Bluegrass Festivals Help You Grow as a Banjo Player

by | May 19, 2017

From learning to improvise as a banjo player, to being inspired by other incredible pickers, bluegrass festivals will help you grow as a banjo player.


I first entered the Topanga Banjo & Fiddle Festival contest when I was 13 years old after playing banjo for a little less than a year. It was here where I learned how to jam with other pickers. Competing was one thing, but learning how to make music spontaneously with others was quite another and an endeavor that I devoted a huge chunk of my banjo education to mastering. At the jams, I soaked up everything I could from the other pickers. I watched their fingers, I listened to their licks and, most importantly, I made my first fumbling, terrified attempts to create music on the spot with other players. I always made sure to tape-record these jams so that I could go home later and try to play along to the songs I’d heard, transcribe a solo, or perhaps even cobble together my own rudimentary banjo solo. I can’t stress enough how essential this entire process was to my mastering the instrument.

And now, decades after that first Topanga festival sparked my love for the banjo, I’m one of the judges for the festival’s bluegrass banjo competition. For me, it’s an honor to give back to the festival that did so much to nurture my talent when I was a young kid trying to figure all this banjo stuff out.


And, despite what you may have heard, being a judge is fun! I know many people who find judging musical competitions tedious and mind-numbing, but I can honestly say I enjoy every minute of it. I’m always blown away by the range of talent on display and I find inspiration in it. And I get a particular thrill out of seeing one of my students compete!  If you’re a banjo student looking to take your playing to the next level, there’s no better way to up your game than by performing in front of an audience of strangers. It will force you to become a better player.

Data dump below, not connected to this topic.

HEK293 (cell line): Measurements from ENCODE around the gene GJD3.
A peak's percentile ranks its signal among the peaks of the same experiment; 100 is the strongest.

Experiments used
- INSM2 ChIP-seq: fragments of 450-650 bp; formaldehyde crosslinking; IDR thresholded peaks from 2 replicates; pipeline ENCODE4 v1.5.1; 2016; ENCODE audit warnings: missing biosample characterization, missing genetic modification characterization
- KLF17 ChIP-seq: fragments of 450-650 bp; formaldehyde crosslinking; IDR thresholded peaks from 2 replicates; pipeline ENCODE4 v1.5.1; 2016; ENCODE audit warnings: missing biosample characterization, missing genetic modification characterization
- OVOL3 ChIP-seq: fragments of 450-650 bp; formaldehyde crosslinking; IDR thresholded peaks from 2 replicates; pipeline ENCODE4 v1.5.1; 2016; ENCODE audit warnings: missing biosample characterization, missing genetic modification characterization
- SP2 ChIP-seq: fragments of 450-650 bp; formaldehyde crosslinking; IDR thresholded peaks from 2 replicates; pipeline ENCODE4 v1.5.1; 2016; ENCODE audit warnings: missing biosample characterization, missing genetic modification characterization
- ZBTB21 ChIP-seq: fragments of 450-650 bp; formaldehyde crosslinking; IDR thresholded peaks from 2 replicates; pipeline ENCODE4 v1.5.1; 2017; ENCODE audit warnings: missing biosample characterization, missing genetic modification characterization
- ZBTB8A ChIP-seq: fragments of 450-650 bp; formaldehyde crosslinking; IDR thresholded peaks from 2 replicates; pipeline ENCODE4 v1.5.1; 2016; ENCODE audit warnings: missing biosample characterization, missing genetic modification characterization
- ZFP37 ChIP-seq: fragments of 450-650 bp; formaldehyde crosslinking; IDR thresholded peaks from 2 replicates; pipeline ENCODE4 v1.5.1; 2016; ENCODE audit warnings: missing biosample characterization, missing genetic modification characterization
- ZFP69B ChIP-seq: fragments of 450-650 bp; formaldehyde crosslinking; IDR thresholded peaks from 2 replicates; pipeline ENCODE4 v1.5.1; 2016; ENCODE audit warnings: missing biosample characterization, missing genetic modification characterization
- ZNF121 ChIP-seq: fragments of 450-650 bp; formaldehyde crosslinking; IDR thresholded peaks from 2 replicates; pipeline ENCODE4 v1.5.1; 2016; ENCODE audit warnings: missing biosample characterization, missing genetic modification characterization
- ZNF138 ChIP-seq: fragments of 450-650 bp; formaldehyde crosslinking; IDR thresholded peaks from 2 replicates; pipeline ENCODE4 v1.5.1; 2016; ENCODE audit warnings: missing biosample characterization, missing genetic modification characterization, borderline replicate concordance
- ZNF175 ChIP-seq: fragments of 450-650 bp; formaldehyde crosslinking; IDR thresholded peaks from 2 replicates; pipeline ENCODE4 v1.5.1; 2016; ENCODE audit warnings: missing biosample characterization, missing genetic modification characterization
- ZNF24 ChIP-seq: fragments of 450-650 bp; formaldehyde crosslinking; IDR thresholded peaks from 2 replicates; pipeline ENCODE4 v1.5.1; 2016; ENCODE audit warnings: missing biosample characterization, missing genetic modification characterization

This music festival, which began in Topanga Canyon, California at the height of the American folk music boom of the 1960s, has been a staple in the L.A. acoustic music scene since 1961. A lot of professional pickers got their start there, including Chris Thile, Stuart Duncan, Alison Brown and Steve Martin. It was the first bluegrass festival I’d ever attended and the impetus for my eventual obsession with the banjo.

So, if you happen to be in the Los Angeles area in May, check out the Topanga Banjo & Fiddle Contest/Festival. It’s a great way to spend your Sunday and a great way to expose yourself to some truly amazing music!

-John Rosen and the Banjo Mountain Team



John Rosen playing at the Topanga Banjo and Fiddle Festival

John Rosen playing with his brother at the Topanga Banjo and Fiddle Festival circa 1979.

Latest From Our Blog

What I Learned from Practicing Banjo for 1 Year

What I Learned from Practicing Banjo for 1 Year

TOTAL PRACTICE FOR 2022: 343 HOURS So close. The goal was 365 hours of banjo practice for 2022. 343 hours isn’t bad right? Wrong. I’ll get there shortly. The purpose was to level up my playing, share my journey and perhaps most useful to you, share any practical...

How to Play Banjo at a Bluegrass Jam

How to Play Banjo at a Bluegrass Jam

In this lesson, John lays out the key things you need to know to play banjo in a bluegrass jam. He covers things like "How to find the key of the song", "the importance of chord inversions", "using other players' fretboards as a guide" and several other tips on how to...